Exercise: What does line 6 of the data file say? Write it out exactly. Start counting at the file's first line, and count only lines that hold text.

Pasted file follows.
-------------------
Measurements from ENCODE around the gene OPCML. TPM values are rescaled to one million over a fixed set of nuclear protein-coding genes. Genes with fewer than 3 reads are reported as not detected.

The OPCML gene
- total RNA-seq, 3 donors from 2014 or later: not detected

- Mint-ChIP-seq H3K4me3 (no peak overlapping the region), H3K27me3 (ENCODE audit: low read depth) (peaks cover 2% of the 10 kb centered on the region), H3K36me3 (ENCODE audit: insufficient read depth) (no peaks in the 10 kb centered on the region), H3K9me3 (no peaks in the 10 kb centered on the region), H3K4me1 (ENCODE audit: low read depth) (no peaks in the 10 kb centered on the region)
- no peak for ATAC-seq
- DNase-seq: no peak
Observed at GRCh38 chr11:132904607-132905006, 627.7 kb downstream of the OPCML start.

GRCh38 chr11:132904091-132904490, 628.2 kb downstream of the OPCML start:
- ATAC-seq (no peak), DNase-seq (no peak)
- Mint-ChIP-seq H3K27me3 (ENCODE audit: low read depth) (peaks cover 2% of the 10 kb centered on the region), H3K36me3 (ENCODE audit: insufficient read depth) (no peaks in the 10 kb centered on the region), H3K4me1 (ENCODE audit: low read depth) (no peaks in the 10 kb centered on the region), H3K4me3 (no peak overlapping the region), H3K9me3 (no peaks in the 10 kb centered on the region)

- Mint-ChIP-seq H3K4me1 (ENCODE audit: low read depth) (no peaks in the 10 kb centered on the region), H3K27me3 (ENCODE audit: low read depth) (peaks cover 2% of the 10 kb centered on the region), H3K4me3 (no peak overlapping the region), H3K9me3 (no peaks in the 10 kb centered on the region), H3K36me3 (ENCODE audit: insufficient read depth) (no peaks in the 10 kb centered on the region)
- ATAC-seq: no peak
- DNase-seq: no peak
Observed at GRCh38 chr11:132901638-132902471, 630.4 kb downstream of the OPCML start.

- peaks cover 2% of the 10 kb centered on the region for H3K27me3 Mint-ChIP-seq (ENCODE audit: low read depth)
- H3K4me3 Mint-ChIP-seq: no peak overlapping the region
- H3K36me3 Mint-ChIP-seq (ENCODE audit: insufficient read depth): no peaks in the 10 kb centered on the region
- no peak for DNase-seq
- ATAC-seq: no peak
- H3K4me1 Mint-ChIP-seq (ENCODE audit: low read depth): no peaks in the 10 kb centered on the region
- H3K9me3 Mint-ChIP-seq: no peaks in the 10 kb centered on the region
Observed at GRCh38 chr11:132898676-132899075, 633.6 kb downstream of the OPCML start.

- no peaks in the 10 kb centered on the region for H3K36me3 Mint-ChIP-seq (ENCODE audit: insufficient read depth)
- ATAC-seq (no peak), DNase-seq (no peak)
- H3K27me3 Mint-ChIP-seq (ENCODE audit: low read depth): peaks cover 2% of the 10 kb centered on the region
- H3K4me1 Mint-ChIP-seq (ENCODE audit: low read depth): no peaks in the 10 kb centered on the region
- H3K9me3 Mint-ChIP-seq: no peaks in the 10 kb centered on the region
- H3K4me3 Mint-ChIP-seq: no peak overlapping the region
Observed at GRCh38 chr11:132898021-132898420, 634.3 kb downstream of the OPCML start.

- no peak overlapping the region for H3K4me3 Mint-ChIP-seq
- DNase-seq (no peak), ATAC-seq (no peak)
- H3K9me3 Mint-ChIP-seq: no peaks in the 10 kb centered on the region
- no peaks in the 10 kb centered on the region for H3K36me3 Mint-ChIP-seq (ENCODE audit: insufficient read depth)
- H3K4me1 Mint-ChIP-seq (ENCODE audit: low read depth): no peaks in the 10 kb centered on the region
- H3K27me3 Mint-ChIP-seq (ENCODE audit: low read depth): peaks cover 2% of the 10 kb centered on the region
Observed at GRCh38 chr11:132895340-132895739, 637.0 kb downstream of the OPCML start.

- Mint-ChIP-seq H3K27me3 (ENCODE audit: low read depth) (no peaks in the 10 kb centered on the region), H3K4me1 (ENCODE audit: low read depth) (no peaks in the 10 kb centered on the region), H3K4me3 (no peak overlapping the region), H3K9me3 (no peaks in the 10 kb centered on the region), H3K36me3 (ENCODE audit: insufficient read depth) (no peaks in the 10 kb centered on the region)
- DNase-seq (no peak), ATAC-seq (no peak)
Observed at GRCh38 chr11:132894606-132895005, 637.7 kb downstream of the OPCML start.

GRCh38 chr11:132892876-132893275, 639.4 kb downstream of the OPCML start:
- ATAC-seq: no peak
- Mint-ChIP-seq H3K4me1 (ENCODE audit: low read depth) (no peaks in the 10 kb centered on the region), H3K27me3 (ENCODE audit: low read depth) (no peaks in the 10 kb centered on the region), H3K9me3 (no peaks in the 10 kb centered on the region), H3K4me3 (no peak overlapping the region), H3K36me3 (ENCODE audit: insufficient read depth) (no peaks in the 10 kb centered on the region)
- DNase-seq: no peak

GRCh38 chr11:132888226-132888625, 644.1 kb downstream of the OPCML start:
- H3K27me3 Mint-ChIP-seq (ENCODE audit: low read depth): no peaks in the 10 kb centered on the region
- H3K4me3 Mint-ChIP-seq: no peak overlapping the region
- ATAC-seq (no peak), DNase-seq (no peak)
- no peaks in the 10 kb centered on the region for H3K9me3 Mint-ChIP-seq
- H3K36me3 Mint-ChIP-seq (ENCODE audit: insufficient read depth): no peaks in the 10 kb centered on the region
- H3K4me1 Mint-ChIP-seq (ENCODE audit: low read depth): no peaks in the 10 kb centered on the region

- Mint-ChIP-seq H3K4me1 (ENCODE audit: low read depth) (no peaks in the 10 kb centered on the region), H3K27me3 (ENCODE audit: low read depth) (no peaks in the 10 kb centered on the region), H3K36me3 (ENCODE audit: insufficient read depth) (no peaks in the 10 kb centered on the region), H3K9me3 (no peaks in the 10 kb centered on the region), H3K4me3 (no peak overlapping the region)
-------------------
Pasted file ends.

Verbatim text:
- DNase-seq: no peak